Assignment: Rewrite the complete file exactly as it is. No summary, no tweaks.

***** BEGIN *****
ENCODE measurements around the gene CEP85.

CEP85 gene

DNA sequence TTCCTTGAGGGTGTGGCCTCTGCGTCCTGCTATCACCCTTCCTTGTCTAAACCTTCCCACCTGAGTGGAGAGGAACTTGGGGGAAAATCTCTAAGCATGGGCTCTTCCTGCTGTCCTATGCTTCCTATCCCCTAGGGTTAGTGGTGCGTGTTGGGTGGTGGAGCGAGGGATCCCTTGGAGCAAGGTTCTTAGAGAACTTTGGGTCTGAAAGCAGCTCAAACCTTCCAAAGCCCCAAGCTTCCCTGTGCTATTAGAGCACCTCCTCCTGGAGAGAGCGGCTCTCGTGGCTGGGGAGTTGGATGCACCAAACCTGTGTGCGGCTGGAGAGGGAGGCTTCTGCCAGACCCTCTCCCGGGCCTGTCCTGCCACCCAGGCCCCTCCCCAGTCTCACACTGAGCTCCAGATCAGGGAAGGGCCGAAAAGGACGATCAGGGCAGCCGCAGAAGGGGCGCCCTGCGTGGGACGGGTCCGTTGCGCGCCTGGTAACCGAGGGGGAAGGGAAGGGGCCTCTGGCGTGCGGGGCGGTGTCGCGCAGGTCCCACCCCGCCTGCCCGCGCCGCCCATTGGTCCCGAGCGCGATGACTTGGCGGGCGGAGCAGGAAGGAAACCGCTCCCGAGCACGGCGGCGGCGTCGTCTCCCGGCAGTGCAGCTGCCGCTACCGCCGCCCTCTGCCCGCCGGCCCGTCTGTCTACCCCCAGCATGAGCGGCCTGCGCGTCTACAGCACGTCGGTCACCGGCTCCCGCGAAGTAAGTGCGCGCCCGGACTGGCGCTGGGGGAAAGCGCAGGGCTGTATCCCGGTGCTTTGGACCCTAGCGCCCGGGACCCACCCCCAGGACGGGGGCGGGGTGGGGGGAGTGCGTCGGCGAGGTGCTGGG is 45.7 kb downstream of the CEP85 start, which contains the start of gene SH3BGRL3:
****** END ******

ENCODE measurements around the gene CEP85.

CEP85 gene

DNA sequence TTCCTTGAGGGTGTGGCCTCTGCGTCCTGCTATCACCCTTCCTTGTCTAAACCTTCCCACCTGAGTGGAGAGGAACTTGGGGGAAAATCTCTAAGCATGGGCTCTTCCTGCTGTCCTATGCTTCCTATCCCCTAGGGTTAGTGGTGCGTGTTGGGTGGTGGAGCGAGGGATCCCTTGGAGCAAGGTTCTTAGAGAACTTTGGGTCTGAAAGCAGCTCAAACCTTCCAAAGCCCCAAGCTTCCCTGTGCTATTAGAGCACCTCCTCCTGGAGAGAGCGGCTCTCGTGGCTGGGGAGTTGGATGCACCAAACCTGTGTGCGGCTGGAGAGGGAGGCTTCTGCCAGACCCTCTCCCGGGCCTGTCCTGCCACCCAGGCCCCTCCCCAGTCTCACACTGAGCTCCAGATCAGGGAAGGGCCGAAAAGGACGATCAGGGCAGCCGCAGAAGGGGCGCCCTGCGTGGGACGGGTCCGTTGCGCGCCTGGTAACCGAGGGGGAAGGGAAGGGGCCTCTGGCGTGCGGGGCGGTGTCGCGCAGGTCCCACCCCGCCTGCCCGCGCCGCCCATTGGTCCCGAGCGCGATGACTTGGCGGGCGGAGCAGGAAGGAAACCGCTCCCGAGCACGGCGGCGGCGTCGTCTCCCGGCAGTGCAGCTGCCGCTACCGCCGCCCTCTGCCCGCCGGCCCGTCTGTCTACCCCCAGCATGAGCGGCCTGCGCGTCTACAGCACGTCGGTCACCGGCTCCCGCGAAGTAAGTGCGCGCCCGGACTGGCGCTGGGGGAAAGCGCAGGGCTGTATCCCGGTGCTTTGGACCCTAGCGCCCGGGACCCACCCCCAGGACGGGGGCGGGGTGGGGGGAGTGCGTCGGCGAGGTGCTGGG is 45.7 kb downstream of the CEP85 start, which contains the start of gene SH3BGRL3: